This is an open access article distributed under the terms of the Creative Commons Attribution License, which permits unrestricted use, distribution, reproduction and adaptation in any medium and for any purpose provided that it is properly attributed. For attribution, the original author(s), title, publication source (PeerJ Preprints) and either DOI or URL of the article must be cited.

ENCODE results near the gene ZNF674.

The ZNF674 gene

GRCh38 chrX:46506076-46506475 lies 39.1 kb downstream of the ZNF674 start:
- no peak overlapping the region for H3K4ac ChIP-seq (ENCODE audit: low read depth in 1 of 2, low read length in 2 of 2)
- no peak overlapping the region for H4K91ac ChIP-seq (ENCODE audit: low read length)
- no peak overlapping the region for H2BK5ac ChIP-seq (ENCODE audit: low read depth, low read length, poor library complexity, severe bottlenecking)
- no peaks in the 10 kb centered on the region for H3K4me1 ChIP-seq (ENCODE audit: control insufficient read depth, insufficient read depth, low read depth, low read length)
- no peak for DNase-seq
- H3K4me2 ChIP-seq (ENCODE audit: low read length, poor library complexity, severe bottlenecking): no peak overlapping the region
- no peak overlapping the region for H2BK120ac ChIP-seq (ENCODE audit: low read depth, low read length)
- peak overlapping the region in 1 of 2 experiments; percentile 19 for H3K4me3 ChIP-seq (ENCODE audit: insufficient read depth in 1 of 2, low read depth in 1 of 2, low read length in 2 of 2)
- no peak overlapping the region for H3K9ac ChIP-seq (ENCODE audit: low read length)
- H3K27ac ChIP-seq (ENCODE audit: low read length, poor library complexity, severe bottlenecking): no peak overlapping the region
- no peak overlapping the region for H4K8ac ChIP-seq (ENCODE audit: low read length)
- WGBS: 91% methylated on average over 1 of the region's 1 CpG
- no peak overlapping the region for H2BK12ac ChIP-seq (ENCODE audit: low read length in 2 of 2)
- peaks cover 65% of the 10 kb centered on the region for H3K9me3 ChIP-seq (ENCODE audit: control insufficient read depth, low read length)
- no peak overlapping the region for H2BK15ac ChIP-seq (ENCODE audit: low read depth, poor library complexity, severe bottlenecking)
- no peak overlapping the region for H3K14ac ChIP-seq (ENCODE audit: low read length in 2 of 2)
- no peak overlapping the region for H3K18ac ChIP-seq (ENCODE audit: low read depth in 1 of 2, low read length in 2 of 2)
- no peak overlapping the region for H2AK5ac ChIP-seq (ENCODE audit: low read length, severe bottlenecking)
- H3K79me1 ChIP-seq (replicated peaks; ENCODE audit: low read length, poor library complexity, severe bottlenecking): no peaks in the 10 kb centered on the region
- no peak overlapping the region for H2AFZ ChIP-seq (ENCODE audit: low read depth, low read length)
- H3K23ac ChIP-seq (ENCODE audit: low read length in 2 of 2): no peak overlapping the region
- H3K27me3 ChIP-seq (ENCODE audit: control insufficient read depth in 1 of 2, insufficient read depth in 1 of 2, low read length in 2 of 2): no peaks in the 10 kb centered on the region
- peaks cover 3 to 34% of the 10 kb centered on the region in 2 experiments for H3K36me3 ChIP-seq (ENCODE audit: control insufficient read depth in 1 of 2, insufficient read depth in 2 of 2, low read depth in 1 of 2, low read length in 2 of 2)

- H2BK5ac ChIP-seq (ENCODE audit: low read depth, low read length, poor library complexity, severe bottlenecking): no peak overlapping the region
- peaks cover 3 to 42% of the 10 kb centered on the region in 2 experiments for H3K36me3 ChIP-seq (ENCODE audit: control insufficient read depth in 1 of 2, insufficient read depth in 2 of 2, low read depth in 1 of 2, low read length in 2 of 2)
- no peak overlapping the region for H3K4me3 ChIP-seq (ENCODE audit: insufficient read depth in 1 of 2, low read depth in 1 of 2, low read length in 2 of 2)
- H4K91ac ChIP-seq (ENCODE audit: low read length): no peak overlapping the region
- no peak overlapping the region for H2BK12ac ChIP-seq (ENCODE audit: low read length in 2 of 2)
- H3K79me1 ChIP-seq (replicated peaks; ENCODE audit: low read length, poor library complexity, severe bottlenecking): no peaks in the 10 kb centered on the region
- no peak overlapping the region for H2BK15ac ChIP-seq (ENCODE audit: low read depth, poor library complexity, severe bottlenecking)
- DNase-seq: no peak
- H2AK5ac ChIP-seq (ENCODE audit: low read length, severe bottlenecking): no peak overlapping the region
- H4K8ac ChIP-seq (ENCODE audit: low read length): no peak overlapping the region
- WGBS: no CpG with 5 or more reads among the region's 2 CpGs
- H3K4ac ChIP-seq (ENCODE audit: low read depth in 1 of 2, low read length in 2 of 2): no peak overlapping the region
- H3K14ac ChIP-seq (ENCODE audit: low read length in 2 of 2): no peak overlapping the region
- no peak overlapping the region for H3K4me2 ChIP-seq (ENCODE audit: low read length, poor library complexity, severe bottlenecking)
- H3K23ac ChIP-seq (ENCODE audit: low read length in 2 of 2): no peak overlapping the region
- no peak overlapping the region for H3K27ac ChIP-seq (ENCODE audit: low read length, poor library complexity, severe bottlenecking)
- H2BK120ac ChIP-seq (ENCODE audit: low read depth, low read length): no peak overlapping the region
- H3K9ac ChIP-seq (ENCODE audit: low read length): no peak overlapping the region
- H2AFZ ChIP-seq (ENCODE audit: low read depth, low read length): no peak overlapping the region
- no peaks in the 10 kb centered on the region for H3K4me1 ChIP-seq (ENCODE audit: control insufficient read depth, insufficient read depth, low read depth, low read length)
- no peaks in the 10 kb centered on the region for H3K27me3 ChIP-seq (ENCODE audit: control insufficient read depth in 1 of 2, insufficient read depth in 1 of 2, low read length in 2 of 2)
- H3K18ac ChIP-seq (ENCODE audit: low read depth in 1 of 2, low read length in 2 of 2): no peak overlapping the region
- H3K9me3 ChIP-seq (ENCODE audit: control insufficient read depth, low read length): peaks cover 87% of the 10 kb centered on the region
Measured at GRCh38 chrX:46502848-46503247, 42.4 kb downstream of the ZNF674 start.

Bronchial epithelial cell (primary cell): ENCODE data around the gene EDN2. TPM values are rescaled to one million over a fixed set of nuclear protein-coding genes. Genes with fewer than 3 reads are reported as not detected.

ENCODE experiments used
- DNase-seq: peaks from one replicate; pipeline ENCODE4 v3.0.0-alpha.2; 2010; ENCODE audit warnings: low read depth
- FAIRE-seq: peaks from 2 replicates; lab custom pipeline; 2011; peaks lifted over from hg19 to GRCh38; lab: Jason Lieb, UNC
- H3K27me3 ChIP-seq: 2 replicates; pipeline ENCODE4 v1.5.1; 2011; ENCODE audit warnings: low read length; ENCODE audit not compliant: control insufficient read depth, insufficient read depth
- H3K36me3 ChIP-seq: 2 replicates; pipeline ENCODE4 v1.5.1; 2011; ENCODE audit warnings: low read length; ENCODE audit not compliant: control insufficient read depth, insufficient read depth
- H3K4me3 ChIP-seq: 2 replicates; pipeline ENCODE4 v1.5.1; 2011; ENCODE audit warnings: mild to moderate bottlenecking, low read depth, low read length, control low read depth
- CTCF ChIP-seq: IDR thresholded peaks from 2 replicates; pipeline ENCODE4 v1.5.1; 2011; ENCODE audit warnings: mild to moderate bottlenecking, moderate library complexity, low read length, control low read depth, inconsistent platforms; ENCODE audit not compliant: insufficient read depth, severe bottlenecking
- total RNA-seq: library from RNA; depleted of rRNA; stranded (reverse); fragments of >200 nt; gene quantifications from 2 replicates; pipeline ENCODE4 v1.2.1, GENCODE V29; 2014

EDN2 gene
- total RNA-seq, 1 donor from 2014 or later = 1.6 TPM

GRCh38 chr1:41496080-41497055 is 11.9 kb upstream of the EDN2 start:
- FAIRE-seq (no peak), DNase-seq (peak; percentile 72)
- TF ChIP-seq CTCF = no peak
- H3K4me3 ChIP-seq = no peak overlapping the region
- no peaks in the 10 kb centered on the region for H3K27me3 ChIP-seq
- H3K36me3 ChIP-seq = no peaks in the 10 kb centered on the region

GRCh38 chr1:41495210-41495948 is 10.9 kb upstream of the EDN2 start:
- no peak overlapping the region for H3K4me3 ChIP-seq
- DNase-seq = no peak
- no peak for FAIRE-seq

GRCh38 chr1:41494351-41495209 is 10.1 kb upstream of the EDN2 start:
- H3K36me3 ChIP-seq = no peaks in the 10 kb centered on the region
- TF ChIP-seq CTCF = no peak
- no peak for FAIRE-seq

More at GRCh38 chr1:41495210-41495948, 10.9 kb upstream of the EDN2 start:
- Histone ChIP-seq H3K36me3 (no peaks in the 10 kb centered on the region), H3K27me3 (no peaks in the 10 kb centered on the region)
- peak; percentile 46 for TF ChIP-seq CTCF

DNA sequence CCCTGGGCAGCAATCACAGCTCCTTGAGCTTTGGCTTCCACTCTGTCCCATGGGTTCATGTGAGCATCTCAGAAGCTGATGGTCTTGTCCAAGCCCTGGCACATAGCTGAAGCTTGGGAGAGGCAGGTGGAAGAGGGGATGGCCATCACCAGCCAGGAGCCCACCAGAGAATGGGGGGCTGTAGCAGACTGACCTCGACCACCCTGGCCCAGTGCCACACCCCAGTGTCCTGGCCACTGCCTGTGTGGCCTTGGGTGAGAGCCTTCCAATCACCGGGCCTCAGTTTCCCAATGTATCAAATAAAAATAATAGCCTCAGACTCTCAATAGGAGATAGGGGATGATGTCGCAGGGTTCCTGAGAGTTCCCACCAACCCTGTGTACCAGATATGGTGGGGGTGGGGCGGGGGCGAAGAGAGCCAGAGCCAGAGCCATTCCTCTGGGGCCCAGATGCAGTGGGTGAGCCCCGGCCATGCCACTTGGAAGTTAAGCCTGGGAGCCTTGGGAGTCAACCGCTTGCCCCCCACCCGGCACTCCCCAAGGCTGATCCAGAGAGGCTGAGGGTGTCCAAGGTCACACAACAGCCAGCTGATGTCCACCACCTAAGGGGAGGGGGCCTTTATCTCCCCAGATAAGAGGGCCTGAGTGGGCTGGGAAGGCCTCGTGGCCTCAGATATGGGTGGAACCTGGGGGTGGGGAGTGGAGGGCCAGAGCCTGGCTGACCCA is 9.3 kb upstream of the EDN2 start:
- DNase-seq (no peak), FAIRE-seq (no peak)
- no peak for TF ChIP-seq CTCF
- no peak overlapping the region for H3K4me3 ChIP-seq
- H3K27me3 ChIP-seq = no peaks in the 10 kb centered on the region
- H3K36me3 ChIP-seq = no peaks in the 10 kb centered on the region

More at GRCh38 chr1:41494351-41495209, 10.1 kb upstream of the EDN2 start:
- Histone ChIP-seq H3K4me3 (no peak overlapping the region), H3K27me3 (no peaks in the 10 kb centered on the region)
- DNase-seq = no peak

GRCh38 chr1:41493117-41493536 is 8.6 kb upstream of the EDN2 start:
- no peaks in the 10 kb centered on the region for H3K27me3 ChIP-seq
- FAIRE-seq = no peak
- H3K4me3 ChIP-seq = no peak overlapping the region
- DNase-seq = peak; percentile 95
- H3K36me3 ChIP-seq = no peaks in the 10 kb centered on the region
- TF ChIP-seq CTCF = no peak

This experiment was conducted to determine the bioavailability of D-methionine (Met) relative to L-Met for nursery pigs using the slope-ratio assay. A total of 50 crossbred barrows with an initial BW of 13.5 kg (SD = 1.0) were used in an N balance study. A Met-deficient basal diet (BD) was formulated to contain an adequate amount of all amino acids for 10 to 20 kg pigs except for Met. The two reference diets were prepared by supplementing the BD with 0.4 or 0.8 g L-Met/kg at the expense of corn starch, and an equivalent concentration of D-Met was added to the BD for the two test diets. The pigs were adapted to the experimental diets for 5 d and then total but separated collection of feces and urine was conducted for 4 d according to the marker-to-marker procedure. Nitrogen intakes were similar across the treatments. Fecal N output was not affected by Met supplementation regardless of source and consequently apparent N digestibility did not change. Conversely, there was a negative linear response (P < 0.01) to Met supplementation with both Met isomers in urinary N output, which resulted in increased retained N (g/4 d) and N retention (% of intake). No quadratic response was observed in any of the N balance criteria. The estimated bioavailability of D-Met relative to L-Met from urinary N output (g/4 d) and N retention (% of intake) as dependent variables using supplemental Met intake (g/4 d) as an independent variable were 87.6 and 89.6%, respectively, but approximate 95% fiducial limits for the relative bioavailability estimates included 100%. In conclusion, with an absence of statistical significance, the present study indicated that the mean relative bioequivalence of D- to L-Met was 87.6% based on urinary N output or 89.6% based on N retention.